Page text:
Creating a graphical user interface that looks nice and that provides a good usability is a very common task in software development. Fortunately JavaFX 2.0 offers great support in that area.
What is a layout manager and why do we need them?
Layout managers are regions or areas that follow individual rules to (re)arrange and to (re)size all their children in relation to their own size. Generally, it is also possible to specify a fixed position of your components in an application window. But how should the window know what to do when you resize your application window? Should it leave the new available space blank? Should some components “vanish” if you make the window smaller? Should it resize some components? If yes, which one and how?
These questions show, why layout managers are necessary in software development.
Facts about layout managers in JavaFX 2.0
- In JavaFX 2.0 layout managers are called “panes”
Every layout pane extends the
To create your own layout pane, it is highly recommended to extend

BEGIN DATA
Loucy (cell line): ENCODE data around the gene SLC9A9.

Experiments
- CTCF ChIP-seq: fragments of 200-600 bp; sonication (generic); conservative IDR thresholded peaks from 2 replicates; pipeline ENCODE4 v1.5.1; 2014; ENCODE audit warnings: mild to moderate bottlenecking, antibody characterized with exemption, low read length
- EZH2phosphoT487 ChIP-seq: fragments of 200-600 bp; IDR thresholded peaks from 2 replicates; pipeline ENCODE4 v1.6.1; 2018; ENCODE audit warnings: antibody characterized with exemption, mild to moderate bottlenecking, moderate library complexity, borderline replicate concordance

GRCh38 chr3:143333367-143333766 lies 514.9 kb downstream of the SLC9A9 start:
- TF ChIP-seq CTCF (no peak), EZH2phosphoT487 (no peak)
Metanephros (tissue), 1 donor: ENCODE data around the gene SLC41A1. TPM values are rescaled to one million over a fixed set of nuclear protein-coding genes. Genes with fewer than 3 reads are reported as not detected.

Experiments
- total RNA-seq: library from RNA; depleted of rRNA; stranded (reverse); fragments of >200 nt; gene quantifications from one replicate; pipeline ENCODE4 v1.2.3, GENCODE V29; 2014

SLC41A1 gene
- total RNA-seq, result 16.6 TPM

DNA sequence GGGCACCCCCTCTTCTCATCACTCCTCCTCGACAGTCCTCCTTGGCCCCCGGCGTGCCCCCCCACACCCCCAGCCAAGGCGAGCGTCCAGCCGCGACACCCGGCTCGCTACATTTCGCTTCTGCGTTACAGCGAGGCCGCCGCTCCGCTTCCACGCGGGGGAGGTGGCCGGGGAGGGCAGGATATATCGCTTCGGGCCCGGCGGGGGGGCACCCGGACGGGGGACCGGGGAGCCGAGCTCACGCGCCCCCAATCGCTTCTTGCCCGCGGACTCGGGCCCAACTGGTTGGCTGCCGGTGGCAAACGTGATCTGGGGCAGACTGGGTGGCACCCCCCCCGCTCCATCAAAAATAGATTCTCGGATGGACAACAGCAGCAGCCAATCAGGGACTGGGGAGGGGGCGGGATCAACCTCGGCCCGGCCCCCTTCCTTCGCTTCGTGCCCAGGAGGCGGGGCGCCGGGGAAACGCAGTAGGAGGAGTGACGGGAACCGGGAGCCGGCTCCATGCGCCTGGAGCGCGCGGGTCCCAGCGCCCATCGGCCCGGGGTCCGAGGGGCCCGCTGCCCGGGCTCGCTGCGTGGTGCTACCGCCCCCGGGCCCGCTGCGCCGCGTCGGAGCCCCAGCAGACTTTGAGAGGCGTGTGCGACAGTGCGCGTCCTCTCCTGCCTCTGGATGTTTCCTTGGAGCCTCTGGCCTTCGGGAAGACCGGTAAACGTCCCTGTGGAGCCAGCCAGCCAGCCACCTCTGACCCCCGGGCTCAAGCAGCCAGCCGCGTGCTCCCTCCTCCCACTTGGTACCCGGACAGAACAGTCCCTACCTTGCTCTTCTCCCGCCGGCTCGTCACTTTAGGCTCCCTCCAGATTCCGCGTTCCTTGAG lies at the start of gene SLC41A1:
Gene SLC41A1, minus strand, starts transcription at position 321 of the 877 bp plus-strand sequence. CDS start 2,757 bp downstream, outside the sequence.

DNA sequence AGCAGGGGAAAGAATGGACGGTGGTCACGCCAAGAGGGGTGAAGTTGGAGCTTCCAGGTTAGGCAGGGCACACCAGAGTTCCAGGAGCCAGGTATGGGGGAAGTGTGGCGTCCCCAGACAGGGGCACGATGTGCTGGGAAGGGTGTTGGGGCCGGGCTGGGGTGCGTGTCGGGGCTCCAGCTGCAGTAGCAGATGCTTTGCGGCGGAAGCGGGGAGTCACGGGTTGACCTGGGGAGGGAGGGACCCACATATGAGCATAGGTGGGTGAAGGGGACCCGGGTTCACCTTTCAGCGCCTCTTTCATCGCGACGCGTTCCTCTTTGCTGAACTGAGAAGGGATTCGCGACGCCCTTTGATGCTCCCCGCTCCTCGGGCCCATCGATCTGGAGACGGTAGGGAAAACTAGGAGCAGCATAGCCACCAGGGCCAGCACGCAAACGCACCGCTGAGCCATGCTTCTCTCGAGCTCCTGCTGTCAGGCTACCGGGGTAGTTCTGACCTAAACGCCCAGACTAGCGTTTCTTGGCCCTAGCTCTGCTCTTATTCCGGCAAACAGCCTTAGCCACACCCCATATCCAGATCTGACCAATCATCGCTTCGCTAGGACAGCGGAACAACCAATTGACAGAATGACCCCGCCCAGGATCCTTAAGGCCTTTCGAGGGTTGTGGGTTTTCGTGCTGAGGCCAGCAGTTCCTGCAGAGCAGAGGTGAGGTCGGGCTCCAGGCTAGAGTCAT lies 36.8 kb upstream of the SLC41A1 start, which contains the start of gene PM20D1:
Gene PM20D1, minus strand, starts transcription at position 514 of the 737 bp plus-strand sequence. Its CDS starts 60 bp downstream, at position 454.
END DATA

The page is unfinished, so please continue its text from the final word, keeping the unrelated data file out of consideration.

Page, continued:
Types of layout panes in JavaFX 2.0
- HBox (lays out its children in a horizontal row)
- VBox (lays out its children in a single vertical column)
- Border Pane (lays out its children in five different regions: Top, Right, Bottom, Left and Center)
- Anchor Pane (similar to a Border Pane, differences will be covered in detail)
- Flow Pane (lays out its children censecutively one after another)
- Tile Pane (similar to a Flow Pane, differences will be covered in detail)
- Stack Pane (lays out its children by putting them on top of each other on one single stack)
- Grid Pane (lays out its children in a grid of columns and rows)
There are some “false friends” in JavaFX 2.0 regarding layout panes:
Tab Pane, Titled Pane and Split Pane. These extend
Region. These are no layout managers/panes, as they do not (re)arrange or (re)size their children.
- Tab Pane, Titled Pane and Split Pane. These extend
Every layout pane provides a
setPaddingmethod defined in the
Regionclass. With this method you can tell a pane to layout its children with the specified padding around them.
Almost every layout pane (
AnchorPanebeing the only exception) provides a
setAlignmentmethod. This method specifies how the layout pane aligns and arranges all children inside the layout pane.
Almost every layout pane (
AnchorPaneagain being the only exception) provides a static
setMarginmethod. With this method you can give one or more certain nodes inside the pane a specific margin that the parent will keep around it when layouting its children.
In the next few posts I´ll give 1 or 2 examples for every layout pane in JavaFX 2.0.